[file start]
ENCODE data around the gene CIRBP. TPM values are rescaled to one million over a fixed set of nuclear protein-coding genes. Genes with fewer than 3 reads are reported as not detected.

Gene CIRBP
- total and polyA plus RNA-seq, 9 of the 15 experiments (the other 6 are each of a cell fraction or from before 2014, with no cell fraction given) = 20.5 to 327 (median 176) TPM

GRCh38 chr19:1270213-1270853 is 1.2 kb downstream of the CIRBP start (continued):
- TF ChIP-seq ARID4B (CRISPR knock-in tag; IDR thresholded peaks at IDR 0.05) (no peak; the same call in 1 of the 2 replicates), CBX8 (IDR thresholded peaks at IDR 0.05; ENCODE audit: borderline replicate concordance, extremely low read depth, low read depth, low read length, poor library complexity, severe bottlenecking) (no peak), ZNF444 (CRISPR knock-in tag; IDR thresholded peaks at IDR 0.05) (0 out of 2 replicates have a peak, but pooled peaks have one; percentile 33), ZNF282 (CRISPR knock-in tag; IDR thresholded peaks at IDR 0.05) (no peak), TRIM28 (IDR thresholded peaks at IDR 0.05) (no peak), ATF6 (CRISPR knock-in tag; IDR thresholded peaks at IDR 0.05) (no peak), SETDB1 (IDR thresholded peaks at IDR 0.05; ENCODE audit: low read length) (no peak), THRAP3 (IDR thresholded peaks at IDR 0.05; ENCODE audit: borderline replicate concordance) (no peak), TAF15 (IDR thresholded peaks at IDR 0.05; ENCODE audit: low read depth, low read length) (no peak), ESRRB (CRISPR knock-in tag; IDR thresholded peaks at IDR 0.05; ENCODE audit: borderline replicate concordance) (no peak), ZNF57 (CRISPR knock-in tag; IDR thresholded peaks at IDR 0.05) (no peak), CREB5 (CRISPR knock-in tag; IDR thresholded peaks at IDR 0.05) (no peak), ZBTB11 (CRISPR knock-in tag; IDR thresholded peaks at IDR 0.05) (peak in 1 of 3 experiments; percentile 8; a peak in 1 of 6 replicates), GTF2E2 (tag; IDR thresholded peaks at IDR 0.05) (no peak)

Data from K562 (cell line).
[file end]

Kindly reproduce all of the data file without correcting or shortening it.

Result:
ENCODE data around the gene CIRBP. TPM values are rescaled to one million over a fixed set of nuclear protein-coding genes. Genes with fewer than 3 reads are reported as not detected.

Gene CIRBP
- total and polyA plus RNA-seq, 9 of the 15 experiments (the other 6 are each of a cell fraction or from before 2014, with no cell fraction given) = 20.5 to 327 (median 176) TPM

GRCh38 chr19:1270213-1270853 is 1.2 kb downstream of the CIRBP start (continued):
- TF ChIP-seq ARID4B (CRISPR knock-in tag; IDR thresholded peaks at IDR 0.05) (no peak; the same call in 1 of the 2 replicates), CBX8 (IDR thresholded peaks at IDR 0.05; ENCODE audit: borderline replicate concordance, extremely low read depth, low read depth, low read length, poor library complexity, severe bottlenecking) (no peak), ZNF444 (CRISPR knock-in tag; IDR thresholded peaks at IDR 0.05) (0 out of 2 replicates have a peak, but pooled peaks have one; percentile 33), ZNF282 (CRISPR knock-in tag; IDR thresholded peaks at IDR 0.05) (no peak), TRIM28 (IDR thresholded peaks at IDR 0.05) (no peak), ATF6 (CRISPR knock-in tag; IDR thresholded peaks at IDR 0.05) (no peak), SETDB1 (IDR thresholded peaks at IDR 0.05; ENCODE audit: low read length) (no peak), THRAP3 (IDR thresholded peaks at IDR 0.05; ENCODE audit: borderline replicate concordance) (no peak), TAF15 (IDR thresholded peaks at IDR 0.05; ENCODE audit: low read depth, low read length) (no peak), ESRRB (CRISPR knock-in tag; IDR thresholded peaks at IDR 0.05; ENCODE audit: borderline replicate concordance) (no peak), ZNF57 (CRISPR knock-in tag; IDR thresholded peaks at IDR 0.05) (no peak), CREB5 (CRISPR knock-in tag; IDR thresholded peaks at IDR 0.05) (no peak), ZBTB11 (CRISPR knock-in tag; IDR thresholded peaks at IDR 0.05) (peak in 1 of 3 experiments; percentile 8; a peak in 1 of 6 replicates), GTF2E2 (tag; IDR thresholded peaks at IDR 0.05) (no peak)

Data from K562 (cell line).